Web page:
It’s almost a shame when the camera pulls back to give the player control. Except for the occasional visual flourish—such as the way Kirby flattens in high speed collisions and has to take a moment to unstick himself—Kirby’s clay form becomes almost a side note, an irrelevancy in a hardened, terra cotta world.
Like most Kirby games, Kirby and the Rainbow Curse is self-consciously modeled as an object of beauty. As one of the most purely abstract major videogame protagonists, Kirby is almost infinitely malleable. In his first games, this shape-shifting was reflected in Kirby’s interaction with the dangers of his world. Unlike Mario, who jumped on hostile creatures, Kirby inhaled his ...
1
Add a comment...

Gavin Craig

Shared publicly  - 
 
There's donuts on Kill Screen today for Mardi Gras. From me! (Well, a talk with Ben Esposito, the creator of the upcoming Donut County, but it's still pretty sweet.)
Ben Esposito talks about erasure and delight in his upcoming game.
1
Add a comment...

Gavin Craig

Shared publicly  - 
 
"If the hours upon hours of our extended narrative forms offer a maximalist portrayal of the glorious disorder of our social worlds, then a short story captures the inexplicable particularity of the minute-by-minute experience of inhabiting a single corner of that world. For me, at least, only short narrative can really convey the way that a sort of hopelessness mixed with bliss accompanies every meaningful personal relationship—the way we forge meaningful bonds not despite but because of the fact that we can never really completely reach another person. Something in the silence of a short story, the way every attempt at explanation must necessarily remain incomplete, functions as a necessary sort of candor, an acknowledgement of the limits of what can be encompassed and represented."

My short, earnest review of a brief, lovely game.
I have long adored short stories. There is a certain practicality to my admiration for the form—we each have, after all, only so much time and not a minute more, so I have nothing but gratitude for those who can set a scene quickly, accomplish the task at hand, and then depart without lingering. But there’s something else ...
1
Add a comment...

Gavin Craig

Shared publicly  - 
 
In Spirits of Spring, its follow-up to Papo & Yo, Minority tries to build a bullying allegory that isn’t a bullying simulator. The result is powerful, but somehow not as particular as its predecessor.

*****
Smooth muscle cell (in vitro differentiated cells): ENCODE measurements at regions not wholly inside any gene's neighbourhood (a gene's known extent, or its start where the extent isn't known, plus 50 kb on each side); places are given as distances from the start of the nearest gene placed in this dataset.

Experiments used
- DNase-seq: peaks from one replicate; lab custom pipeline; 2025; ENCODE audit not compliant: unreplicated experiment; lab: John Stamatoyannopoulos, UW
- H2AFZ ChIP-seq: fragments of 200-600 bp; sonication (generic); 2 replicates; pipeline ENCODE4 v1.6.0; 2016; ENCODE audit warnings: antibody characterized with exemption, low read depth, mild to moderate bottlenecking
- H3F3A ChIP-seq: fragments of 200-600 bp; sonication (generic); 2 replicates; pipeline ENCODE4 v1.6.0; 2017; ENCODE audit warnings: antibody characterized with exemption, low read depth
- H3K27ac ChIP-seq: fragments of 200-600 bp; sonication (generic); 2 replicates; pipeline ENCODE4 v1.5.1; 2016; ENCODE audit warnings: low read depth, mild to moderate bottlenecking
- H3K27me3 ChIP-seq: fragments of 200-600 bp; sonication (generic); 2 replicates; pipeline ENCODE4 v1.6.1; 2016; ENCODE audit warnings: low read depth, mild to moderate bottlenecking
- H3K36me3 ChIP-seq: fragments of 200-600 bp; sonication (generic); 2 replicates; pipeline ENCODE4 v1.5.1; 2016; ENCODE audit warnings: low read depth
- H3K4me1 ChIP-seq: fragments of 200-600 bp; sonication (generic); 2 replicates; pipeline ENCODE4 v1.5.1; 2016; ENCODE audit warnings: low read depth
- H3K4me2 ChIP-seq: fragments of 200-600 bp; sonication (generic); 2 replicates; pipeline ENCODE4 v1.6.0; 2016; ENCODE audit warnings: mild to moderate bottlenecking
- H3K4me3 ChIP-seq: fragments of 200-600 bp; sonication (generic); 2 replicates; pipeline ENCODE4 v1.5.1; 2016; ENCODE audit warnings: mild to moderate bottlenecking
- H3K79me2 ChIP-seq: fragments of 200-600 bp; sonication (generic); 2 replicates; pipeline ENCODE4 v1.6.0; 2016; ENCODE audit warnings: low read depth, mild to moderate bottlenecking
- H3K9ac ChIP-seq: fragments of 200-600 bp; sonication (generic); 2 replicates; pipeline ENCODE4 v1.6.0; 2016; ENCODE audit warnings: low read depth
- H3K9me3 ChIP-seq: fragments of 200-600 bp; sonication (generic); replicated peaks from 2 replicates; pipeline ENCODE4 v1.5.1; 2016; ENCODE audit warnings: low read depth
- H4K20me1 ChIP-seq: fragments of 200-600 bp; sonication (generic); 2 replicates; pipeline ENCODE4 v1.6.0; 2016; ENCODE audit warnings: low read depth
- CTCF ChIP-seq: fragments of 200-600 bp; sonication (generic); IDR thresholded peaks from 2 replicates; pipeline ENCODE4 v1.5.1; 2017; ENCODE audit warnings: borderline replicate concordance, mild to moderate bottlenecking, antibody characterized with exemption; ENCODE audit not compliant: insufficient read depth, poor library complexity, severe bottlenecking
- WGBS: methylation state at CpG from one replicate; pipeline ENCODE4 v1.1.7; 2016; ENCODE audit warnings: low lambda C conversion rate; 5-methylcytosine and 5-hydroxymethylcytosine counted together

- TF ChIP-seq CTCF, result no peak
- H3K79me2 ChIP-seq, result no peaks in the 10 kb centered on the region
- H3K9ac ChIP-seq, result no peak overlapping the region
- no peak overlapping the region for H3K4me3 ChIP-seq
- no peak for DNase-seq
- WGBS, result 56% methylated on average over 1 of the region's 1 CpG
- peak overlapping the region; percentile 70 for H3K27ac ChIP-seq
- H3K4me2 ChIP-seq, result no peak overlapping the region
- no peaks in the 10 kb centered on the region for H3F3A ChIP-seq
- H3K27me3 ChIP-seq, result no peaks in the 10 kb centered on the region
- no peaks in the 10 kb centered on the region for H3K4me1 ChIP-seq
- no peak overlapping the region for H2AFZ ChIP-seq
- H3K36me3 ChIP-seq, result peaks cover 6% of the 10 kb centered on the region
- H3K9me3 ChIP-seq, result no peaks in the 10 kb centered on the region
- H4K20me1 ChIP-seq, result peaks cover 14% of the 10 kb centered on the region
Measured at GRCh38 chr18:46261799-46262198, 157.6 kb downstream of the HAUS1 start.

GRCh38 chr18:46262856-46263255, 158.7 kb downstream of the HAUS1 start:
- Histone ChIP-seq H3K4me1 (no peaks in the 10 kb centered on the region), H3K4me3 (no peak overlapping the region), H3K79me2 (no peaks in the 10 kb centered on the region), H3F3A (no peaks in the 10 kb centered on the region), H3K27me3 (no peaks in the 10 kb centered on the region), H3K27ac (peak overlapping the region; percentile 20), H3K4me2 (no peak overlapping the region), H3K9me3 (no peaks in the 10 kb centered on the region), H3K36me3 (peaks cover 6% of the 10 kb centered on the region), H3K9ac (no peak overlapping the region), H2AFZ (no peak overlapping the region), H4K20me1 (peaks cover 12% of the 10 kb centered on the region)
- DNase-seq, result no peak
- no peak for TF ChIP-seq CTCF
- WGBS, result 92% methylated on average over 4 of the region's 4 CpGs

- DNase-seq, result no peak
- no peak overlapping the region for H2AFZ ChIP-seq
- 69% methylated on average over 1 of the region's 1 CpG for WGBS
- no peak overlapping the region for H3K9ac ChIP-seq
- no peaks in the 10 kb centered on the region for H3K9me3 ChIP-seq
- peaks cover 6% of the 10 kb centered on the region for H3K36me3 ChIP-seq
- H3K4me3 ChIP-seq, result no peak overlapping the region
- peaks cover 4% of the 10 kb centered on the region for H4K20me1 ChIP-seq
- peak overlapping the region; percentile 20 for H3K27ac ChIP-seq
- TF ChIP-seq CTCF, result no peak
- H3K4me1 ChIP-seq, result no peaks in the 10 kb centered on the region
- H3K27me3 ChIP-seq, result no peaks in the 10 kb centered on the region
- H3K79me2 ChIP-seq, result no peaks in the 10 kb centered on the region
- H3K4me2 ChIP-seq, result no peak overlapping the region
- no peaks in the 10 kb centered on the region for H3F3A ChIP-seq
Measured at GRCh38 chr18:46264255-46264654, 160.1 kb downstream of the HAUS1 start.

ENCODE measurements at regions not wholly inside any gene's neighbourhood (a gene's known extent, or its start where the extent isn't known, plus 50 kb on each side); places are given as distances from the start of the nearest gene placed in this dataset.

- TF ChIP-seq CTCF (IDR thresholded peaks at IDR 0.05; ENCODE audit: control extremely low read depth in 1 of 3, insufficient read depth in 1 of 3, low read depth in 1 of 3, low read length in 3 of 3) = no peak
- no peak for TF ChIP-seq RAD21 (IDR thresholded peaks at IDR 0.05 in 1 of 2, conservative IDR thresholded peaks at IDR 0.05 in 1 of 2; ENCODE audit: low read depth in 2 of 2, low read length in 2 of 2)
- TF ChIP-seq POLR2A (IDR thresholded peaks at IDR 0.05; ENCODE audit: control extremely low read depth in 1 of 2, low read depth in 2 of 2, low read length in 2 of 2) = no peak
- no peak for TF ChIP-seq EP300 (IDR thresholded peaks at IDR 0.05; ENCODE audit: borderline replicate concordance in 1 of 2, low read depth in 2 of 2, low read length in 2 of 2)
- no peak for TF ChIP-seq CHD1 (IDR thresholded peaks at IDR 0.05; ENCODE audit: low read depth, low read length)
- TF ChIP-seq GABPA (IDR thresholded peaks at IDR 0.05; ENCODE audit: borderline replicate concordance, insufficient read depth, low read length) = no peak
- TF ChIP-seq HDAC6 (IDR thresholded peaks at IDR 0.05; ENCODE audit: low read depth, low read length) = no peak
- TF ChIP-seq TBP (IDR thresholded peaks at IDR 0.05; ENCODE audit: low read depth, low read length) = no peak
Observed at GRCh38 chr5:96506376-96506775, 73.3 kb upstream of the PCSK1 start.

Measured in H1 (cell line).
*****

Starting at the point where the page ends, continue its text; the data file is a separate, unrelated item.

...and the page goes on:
There’s a bright shining line dividing Spirits of Spring. On one side, there’s a perfectly serviceable navigation and puzzle game with an outstanding score. (When you open the game it suggests that players don headphones, and I would second this recommendation. The sound design is subtle, but outstanding.) On the other side of the line is a game ...
1
Add a comment...

Gavin Craig

Shared publicly  - 
 
We all of us owe someone something: On Kentucky Route Zero Act III
Even for an episodic game, Kentucky Route Zero has had its own, peculiar sense of timing. Unhurried, seemingly without direction, but always apparently exactly where it needs to be whenever it finally gets there. The game’s third Act, quietly released last Tuesday, eleven long, silent months after Act II, somehow both provides long-awaited rewards for those of us who ...
1
Add a comment...
People
Have him in circles
305 people
Tyler Dee's profile photo
Michael Abbott's profile photo
jazi tuemy's profile photo
Joe Carpenter's profile photo
Keshab Jayadev's profile photo
Muhamad Hasim's profile photo
Mimi Nguyen's profile photo
Joey Swed's profile photo
Martine Anciaux's profile photo
Work
Occupation
Writer, Editor, dad
Basic Information
Gender
Male
Story
Tagline
Writer and critic. Games mostly.
Introduction
I'm interested in narrative, the interplay of fact and fiction, video games, food, Gertrude Stein, and Batman.

I've written for outlets including Kill Screen, Snarkmarket Bit CreatureThe Bygone Bureau, VideodameIdlermag.com and Comicosity. I've also contributed to New Liberal Arts. I co-edited the Revelator Press e-chapbook project.

You can find me as @craiggav on Twitter.
Education
  • Michigan State University